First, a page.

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Treating Impetigo

<p>Mosquitoes are out in full force and while we are seeing higher than normal cases of West Nile Virus (WNV) in many states, we pediatricians are more often diagnosing impetigo secondary to bug bites, than a case of WNV (thank goodness!).&nbsp;</p> <p>Those pesky mosquito bites, or any other type of insect bite (hopefully you are applying bug spray to your kids as well) just scream for a child to scratch them. With scratching comes abrasion to the surface of the skin and those little fingers (even if washed) harbor bacteria that can penetrate the breaks in the skin and set up an infection.&nbsp; Once those fingers go on to scratch yet another bite the infection can be moved from place to place (the name for the spread of the infection by the fingers is auto-inoculation) and before you know it you see several to many little inflamed, honey crusted, weeping lesions on the skin surface. This is classic impetigo (not INFANTIGO as some like to call it).&nbsp;</p> <p>Impetigo is typically caused by the bacteria staph or strep and even frequently washed hands harbor bacteria.&nbsp; If you notice one or two bites that are looking inflamed and weepy it may just take a prescription antibiotic ointment to treat the infection.&nbsp;</p> <p>In some cases the area of infection involves multiple areas on the face, arms, legs, and buttocks (where kids typically pick and scratch) and your doctor may want to prescribe an oral antibiotic to treat the infection.&nbsp;</p> <p>The best treatment is always prevention, so continue to use insect repellant appropriately, trim those fingernails, discourage scratching and picking and use an antibacterial soap for bathing. If you see an area looking like it is getting infected treat it early and you may be able to avoid taking an oral antibiotic.</p>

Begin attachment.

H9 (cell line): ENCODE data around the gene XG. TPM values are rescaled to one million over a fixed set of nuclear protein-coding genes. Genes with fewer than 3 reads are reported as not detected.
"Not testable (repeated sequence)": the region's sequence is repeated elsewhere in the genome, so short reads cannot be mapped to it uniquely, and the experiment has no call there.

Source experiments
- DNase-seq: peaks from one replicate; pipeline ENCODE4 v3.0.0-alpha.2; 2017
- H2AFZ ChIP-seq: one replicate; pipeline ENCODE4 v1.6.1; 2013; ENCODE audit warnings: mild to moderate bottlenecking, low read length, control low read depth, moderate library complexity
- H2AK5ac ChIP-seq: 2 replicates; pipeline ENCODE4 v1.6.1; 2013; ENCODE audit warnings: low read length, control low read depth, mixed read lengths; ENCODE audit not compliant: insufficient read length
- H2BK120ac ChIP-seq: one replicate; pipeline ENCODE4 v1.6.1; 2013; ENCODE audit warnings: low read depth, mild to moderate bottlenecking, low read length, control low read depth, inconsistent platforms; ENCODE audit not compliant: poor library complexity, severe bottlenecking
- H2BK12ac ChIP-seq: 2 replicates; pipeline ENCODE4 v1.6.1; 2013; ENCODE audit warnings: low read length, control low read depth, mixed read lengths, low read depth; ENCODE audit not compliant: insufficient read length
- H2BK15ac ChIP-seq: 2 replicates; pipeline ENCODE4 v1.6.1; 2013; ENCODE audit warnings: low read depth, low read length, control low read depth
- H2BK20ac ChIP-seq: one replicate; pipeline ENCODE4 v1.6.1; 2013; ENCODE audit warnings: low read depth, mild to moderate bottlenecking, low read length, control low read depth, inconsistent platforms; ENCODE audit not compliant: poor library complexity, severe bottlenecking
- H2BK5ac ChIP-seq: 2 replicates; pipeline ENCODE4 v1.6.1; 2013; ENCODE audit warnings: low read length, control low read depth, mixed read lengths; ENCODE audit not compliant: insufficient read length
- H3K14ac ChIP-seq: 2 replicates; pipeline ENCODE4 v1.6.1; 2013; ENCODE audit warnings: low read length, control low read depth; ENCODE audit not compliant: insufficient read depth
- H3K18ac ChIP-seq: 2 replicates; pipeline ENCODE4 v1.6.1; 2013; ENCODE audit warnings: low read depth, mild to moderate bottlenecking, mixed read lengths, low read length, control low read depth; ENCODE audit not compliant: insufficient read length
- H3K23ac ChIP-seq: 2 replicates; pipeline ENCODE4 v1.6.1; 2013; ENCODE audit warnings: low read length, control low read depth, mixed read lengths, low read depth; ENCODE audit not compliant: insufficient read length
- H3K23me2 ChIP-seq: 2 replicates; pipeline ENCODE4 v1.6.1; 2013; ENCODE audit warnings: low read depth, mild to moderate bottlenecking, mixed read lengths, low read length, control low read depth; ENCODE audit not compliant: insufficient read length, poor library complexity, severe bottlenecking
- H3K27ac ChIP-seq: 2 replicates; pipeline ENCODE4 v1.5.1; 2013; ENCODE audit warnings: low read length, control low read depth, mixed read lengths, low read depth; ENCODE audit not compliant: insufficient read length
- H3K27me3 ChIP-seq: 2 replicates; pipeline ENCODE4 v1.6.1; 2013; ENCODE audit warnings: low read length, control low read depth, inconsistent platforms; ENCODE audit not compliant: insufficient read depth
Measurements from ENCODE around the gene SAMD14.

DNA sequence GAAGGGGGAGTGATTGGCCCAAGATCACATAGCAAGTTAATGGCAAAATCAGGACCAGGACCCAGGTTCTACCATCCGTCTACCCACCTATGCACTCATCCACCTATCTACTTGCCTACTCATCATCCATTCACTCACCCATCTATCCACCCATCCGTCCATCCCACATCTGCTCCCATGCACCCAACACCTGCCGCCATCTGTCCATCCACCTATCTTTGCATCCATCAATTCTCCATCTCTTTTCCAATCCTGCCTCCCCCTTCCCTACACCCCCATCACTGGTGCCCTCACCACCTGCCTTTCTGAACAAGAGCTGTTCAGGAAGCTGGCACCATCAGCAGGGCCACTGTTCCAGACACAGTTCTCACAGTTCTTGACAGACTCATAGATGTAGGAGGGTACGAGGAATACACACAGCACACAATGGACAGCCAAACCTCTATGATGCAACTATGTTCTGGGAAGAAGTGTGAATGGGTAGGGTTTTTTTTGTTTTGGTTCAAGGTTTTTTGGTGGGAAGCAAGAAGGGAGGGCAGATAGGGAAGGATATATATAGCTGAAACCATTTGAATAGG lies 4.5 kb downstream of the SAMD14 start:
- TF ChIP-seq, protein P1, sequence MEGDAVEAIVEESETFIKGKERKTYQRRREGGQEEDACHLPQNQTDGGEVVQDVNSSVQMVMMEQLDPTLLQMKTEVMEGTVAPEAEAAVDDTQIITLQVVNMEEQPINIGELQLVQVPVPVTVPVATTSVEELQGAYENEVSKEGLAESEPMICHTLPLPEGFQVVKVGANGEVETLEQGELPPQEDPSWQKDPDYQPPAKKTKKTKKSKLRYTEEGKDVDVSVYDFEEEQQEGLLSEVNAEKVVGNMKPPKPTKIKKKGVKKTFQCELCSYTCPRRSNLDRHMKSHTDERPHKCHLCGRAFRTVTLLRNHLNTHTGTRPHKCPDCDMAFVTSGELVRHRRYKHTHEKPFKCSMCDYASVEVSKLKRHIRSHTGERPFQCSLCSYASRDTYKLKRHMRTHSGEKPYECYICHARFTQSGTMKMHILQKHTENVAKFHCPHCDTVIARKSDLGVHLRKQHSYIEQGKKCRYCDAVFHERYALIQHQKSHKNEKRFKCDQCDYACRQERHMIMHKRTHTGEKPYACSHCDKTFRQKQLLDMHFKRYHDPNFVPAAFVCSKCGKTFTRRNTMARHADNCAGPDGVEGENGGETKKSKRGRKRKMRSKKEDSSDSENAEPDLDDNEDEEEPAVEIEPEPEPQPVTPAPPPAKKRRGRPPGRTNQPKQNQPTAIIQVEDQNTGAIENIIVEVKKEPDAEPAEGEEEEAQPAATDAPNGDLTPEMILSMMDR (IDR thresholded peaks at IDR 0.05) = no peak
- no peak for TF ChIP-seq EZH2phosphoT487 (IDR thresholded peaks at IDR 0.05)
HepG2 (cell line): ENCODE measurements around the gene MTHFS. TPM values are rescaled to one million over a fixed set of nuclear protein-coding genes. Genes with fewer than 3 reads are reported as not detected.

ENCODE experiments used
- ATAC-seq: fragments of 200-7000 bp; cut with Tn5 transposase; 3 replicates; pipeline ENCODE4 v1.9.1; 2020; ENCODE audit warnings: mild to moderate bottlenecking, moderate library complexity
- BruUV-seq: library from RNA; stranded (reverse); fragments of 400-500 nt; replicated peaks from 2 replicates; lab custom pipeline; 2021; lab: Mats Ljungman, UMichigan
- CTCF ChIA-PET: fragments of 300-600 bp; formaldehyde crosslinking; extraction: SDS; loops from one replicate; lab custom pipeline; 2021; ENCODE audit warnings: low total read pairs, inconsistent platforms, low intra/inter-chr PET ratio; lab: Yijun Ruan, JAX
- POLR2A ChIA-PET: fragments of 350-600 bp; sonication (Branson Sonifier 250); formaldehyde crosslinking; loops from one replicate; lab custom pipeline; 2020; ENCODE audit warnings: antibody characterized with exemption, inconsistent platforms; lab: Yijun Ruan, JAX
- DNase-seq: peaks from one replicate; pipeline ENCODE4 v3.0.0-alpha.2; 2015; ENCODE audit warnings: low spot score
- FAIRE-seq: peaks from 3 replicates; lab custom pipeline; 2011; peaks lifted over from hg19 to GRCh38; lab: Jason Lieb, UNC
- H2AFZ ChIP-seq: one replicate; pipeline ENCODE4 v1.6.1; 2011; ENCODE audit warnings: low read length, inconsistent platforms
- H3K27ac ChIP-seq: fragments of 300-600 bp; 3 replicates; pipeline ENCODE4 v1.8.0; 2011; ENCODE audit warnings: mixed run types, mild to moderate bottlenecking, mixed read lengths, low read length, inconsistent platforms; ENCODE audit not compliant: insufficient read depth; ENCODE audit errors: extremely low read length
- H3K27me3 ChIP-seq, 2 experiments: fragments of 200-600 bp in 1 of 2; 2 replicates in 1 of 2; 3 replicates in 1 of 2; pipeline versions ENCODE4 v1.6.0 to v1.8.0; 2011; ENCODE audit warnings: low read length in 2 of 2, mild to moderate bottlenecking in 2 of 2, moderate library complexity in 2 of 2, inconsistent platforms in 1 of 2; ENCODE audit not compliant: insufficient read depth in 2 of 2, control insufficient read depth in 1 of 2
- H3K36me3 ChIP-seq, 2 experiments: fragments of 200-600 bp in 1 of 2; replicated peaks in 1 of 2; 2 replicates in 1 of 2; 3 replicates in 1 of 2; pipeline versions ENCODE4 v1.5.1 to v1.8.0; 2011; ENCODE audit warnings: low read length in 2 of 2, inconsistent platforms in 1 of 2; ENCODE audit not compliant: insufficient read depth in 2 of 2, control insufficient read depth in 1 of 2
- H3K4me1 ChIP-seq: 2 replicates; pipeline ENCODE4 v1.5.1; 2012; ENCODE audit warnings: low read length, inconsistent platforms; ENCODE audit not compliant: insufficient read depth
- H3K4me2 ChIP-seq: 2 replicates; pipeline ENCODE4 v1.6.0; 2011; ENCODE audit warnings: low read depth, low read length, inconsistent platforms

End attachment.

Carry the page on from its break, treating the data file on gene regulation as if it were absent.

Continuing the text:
Mosquitoes are out in full force and while we are seeing higher than normal cases of West Nile Virus (WNV) in many states, we pediatricians are more often diagnosing impetigo secondary to bug bites, than a case of WNV (thank goodness!). 

Those pesky mosquito bites, or any other type of insect bite (hopefully you are applying bug spray to your kids as well) just scream for a child to scratch them. With scratching comes abrasion to the surface of the skin and those little fingers (even if washed) harbor bacteria that can penetrate the breaks in the skin and set up an infection.  Once those fingers go on to scratch yet another bite the infection can be moved from place to place (the name for the spread of the infection by the fingers is auto-inoculation) and before you know it you see several to many little inflamed, honey crusted, weeping lesions on the skin surface. This is classic impetigo (not INFANTIGO as some like to call it). 

Impetigo is typically caused by the bacteria staph or strep and even frequently washed hands harbor bacteria.  If you notice one or two bites that are looking inflamed and weepy it may just take a prescription antibiotic ointment to treat the infection. 

In some cases the area of infection involves multiple areas on the face, arms, legs, and buttocks (where kids typically pick and scratch) and your doctor may want to prescribe an oral antibiotic to treat the infection. 

The best treatment is always prevention, so continue to use insect repellant appropriately, trim those fingernails, discourage scratching and picking and use an antibacterial soap for bathing. If you see an area looking like it is getting infected treat it early and you may be able to avoid taking an oral antibiotic.

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